As for continuing the discussion on salaries. Most of my experience has been with non-union companies, and in that experience they can vary greatly.

Did I dance for free? Yes, especially when you're initially trying to get your foot in the door you take what you can get. When a position says "Trainee" it is more often than not an unpaid position. Some apprentice positions are also not paid, but most receive something.

There is truly a huge range in non-union companies. They can vary from 20 weeks of work to 35+. Financially having those extra 15 weeks of work can really add up at the end of the year. Going from one non-union company to another my yearly salary nearly doubled because of not only a substantial pay increase, but an additional 4 weeks of work. And of course the cost of living makes a huge impact on how far that salary goes.

One constant that I've seen is the supply of pointe shoes. In most non-union companies it's a shoe allowance. With one company it was a certain dollar amount you were allowed for shoes, so if your shoes were cheaper than most everyone else's you were in luck. In other cases it's a certain number of shoes per year, like around 40 or so.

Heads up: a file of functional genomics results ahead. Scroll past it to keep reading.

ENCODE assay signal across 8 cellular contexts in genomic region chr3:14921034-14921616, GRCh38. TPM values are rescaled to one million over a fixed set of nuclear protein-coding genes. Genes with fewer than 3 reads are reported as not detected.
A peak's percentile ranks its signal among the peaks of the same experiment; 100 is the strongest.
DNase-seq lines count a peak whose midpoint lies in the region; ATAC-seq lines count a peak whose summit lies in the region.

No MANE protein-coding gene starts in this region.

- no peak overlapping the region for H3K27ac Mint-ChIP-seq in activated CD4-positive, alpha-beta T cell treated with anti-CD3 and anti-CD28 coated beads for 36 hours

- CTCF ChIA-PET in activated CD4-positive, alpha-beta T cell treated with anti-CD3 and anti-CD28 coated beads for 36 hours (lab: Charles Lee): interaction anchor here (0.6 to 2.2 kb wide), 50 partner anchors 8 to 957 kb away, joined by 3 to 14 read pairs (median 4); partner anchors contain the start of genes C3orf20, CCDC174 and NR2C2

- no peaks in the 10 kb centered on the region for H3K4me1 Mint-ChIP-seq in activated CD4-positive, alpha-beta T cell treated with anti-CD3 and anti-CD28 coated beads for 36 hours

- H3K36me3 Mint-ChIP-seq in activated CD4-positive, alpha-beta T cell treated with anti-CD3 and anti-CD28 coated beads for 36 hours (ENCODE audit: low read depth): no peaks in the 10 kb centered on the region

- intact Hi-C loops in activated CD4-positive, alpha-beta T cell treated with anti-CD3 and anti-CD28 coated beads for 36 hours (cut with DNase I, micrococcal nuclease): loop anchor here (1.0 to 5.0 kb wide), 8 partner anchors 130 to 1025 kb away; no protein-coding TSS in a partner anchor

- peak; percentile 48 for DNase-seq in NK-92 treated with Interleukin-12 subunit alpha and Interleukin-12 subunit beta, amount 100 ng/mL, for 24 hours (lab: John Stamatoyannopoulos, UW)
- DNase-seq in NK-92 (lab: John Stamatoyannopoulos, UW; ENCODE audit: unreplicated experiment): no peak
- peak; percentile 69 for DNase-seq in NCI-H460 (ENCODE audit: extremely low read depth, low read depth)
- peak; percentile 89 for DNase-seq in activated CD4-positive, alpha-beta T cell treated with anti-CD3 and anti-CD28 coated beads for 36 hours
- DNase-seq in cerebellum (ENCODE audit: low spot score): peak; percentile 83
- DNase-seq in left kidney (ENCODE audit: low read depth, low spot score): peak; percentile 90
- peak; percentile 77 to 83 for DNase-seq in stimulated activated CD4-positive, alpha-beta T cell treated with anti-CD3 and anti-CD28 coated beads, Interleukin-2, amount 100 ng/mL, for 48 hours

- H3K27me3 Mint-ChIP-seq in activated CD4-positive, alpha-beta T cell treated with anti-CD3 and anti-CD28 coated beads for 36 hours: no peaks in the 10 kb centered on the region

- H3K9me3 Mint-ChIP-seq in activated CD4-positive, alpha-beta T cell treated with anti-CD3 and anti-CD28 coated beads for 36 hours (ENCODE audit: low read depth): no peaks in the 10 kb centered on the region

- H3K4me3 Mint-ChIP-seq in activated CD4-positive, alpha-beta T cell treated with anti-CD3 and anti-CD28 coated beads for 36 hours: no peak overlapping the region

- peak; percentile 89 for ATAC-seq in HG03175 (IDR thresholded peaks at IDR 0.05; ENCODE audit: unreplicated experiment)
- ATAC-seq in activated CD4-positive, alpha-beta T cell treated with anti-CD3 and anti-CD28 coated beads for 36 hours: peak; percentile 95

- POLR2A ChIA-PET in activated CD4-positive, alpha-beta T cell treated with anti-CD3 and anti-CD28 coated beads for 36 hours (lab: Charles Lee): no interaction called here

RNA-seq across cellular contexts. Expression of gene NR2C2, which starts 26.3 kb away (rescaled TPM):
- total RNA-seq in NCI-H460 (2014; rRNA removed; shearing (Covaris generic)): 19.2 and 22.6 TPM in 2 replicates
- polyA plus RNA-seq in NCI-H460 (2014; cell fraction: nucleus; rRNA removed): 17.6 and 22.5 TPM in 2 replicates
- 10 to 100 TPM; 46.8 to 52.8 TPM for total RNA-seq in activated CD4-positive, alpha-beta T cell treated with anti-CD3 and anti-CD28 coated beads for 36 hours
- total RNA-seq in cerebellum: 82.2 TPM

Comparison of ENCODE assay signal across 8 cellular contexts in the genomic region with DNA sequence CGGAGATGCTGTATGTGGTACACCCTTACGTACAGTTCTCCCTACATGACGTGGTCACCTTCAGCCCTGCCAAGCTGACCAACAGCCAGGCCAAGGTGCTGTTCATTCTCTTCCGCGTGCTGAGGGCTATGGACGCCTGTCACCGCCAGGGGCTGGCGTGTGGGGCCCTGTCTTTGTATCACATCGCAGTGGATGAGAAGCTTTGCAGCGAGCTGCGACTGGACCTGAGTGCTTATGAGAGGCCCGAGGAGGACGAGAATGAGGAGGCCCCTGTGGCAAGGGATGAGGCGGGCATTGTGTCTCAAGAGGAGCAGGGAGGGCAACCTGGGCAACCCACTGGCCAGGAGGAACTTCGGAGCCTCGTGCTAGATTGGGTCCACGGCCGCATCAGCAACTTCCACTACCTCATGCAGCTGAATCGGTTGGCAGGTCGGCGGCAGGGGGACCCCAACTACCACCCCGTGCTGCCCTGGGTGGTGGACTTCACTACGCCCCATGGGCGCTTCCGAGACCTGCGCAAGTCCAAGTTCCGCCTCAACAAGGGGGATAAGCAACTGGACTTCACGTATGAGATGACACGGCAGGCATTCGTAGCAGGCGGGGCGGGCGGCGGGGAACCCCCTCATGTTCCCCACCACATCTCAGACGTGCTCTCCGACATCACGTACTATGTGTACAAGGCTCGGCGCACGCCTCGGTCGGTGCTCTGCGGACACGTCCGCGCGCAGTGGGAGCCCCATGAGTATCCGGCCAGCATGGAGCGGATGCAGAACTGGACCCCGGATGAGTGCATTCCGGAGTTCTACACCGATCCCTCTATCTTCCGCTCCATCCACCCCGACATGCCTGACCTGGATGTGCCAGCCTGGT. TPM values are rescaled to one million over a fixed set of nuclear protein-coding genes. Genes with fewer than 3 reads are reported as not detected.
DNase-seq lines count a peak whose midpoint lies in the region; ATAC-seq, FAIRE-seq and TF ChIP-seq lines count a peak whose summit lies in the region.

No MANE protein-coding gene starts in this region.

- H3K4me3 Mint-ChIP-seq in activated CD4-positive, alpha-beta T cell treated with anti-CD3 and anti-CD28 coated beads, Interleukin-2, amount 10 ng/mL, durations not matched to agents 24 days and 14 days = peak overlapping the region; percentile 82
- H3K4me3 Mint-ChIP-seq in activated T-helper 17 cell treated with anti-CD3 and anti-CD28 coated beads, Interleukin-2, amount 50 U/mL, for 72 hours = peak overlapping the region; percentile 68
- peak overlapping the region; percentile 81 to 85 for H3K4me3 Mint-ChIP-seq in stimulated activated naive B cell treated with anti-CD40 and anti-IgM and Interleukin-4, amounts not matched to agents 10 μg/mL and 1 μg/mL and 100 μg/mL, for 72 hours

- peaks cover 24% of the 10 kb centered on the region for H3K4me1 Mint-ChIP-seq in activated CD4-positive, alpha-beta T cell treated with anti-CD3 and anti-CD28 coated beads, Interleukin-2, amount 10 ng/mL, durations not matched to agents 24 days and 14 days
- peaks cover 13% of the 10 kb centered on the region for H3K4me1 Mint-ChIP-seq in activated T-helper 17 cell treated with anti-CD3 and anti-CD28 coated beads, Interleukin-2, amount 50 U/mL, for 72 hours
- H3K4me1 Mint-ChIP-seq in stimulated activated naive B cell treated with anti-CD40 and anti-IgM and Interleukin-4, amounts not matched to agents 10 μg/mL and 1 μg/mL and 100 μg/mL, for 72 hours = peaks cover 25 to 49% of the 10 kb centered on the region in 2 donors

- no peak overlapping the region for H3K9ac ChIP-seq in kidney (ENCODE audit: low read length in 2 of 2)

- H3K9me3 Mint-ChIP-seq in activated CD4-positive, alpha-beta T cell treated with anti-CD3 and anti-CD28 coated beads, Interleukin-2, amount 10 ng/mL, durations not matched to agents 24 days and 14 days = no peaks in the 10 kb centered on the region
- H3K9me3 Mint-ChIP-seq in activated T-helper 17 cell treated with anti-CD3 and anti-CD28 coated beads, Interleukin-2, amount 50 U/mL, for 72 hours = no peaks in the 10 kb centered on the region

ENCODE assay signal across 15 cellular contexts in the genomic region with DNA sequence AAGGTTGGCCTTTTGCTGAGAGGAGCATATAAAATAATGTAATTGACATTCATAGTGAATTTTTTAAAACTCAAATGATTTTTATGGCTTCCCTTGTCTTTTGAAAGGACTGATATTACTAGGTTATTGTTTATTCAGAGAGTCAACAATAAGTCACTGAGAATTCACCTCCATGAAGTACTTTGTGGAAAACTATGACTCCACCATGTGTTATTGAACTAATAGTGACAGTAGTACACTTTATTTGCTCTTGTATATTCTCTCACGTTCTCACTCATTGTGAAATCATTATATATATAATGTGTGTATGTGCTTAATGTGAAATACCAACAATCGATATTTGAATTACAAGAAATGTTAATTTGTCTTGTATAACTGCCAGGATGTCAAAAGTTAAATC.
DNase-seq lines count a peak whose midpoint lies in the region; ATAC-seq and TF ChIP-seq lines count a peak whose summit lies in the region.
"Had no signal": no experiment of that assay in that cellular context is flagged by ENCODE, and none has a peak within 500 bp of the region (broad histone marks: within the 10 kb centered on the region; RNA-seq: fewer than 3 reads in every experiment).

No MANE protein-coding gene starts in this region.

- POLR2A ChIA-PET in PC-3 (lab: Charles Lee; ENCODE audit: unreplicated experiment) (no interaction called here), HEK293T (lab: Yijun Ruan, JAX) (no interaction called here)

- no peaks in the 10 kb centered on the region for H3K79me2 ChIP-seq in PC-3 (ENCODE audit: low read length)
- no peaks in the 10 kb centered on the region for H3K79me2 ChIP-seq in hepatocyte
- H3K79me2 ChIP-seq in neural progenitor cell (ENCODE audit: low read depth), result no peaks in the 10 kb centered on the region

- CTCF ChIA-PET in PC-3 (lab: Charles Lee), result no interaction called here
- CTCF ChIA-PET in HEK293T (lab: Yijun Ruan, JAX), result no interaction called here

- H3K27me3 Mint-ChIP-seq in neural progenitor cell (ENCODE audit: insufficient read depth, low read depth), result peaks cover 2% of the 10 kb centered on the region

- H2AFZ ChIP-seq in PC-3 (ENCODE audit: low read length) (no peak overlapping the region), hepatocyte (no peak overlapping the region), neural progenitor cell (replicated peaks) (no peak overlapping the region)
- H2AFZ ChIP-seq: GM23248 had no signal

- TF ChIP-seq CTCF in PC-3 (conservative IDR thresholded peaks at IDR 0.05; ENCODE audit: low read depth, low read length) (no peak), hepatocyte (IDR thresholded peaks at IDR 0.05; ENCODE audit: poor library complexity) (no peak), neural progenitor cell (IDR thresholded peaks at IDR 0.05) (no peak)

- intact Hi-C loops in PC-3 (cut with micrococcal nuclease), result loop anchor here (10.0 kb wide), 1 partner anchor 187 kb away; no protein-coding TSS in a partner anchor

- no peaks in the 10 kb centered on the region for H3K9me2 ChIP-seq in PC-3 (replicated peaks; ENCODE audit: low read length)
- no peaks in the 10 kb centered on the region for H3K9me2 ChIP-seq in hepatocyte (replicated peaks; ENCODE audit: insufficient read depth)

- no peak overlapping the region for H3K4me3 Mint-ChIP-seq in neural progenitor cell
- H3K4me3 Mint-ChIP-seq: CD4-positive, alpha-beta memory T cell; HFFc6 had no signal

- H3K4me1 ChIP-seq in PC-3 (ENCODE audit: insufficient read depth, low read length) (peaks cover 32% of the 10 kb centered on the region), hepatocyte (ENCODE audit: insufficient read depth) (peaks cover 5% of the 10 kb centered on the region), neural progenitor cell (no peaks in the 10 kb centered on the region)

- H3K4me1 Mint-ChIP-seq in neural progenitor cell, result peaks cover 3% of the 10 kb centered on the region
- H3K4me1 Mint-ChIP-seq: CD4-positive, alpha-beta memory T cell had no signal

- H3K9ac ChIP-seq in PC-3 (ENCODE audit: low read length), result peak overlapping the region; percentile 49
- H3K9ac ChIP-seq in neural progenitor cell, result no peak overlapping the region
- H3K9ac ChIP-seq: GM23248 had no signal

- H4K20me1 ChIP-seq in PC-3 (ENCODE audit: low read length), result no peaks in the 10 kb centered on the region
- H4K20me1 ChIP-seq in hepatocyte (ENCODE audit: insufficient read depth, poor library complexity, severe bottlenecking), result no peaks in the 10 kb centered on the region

When touring, per diem is a pretty standard thing. Common to most areas is $35 a day, but that can go up if touring to more expensive locations such as NYC.

Health Insurance with non-union companies I think is always an issue. I've seen absolutely NO health insurance, just worker's comp benefits. To the company paying 50% of the premiums and also having a physical therapist on site several times a week. This is probably one of the weakest points of most non-union companies, because dancers have no choice but to maintain their physical condition, alot of times that means massage therapy too, which can get extremely expensive.